Pedophiles like institutions that are too-sacred-to-critique.* Whenever we set up institutions for veneration such that the optimal within-institution response is to cover up rather than to punish in response to individual failings, we're going to have problems. Sesame Street has been great on this front; the others, really not so much.
And so iconoclasts do us a service in making sure that nothing is sacred.
Today's edition: the British Royals. I'm a fan of the Queen. But I was still pretty disappointed to see half of Twitter piling onto the couple of radio hosts whose prank call to Kate Middleton's hospital led to the suicide of the switchboard operator who connected the call. Surely there have been hundreds of thousands of prank calls in the last few decades. There's one radio station in every major city that does this kind of thing at least weekly; start adding it up. How many prank calls did the Jerky Boys run? The accident rate seems awfully low, all things considered. If you're going to pile onto these particular radio hosts, what about all of the other ones who took risks no smaller than these guys did and whose calls led only to a bit of fun?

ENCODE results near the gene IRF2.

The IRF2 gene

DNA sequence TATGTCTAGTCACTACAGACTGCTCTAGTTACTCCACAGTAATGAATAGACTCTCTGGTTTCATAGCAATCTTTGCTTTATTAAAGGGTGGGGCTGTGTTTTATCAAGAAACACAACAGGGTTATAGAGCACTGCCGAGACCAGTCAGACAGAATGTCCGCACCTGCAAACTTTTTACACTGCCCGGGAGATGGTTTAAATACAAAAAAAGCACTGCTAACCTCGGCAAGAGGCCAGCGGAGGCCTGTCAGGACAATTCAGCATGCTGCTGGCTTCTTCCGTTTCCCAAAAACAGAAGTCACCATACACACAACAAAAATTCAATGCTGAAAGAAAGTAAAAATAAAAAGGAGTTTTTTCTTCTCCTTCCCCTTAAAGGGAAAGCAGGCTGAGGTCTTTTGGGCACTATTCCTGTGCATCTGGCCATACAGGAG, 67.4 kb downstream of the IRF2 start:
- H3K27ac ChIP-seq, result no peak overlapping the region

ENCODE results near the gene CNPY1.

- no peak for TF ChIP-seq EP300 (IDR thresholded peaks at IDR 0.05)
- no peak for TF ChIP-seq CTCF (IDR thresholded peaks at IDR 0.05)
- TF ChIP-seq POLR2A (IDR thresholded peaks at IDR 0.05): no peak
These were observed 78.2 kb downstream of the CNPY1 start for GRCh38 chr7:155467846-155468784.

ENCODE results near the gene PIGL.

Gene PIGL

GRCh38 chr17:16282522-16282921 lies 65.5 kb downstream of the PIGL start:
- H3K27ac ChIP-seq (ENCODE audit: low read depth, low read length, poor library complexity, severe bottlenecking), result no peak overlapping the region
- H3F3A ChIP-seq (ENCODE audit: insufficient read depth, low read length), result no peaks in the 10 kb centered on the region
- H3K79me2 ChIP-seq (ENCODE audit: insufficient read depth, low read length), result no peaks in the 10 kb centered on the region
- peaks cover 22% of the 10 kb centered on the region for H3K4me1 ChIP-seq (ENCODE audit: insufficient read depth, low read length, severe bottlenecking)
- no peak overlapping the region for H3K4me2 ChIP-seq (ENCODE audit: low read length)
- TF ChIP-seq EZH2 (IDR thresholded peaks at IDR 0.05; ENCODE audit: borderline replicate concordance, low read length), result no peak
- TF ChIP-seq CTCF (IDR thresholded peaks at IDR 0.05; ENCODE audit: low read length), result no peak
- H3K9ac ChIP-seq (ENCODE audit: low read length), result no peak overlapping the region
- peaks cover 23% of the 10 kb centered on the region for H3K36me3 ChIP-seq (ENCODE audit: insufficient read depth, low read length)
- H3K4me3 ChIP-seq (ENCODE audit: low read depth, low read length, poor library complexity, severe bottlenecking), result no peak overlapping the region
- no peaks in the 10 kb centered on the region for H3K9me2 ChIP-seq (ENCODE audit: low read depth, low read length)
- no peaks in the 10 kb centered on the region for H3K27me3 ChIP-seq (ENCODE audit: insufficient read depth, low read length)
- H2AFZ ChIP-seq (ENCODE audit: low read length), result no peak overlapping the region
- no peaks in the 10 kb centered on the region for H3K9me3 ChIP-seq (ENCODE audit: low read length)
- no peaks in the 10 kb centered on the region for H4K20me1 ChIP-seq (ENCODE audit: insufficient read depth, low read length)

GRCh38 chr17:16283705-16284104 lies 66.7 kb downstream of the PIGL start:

One response in particular disappointed me though - that this prank call was different because it involved the Royal family. I'm not embedding because of coarse language. But no institution is too sacred to prank. Radio hosts prank calling venerable institutions helps to keep those institutions from being too sacred for other forms of critique. Lew, on Twitter, replied with some topics he thought too shocking and offensive for comedy; Gilbert Gottfried's performance at the Friar's Club Roast for Hugh Hefner post 9/11 is the appropriate reply.
And for the Twitteratti baying for blood - what will you do if one of the family of one of the radio hosts commits suicide over your bullying? And when the rest of Twitter decides just which tweet was most to blame and piles onto that Twit, prompting another suicide, and another round of blame, rinse and repeat. I know it's all fun to feel morally righteous by demanding punishment, but who among us has never laughed at at least one prank call on the radio at some point in our lives? You know it's listener demand that drives what's played on the radio, right?
* If you don't believe me on the quasi-sacred status of Penn State, you've not been to Pennsylvania.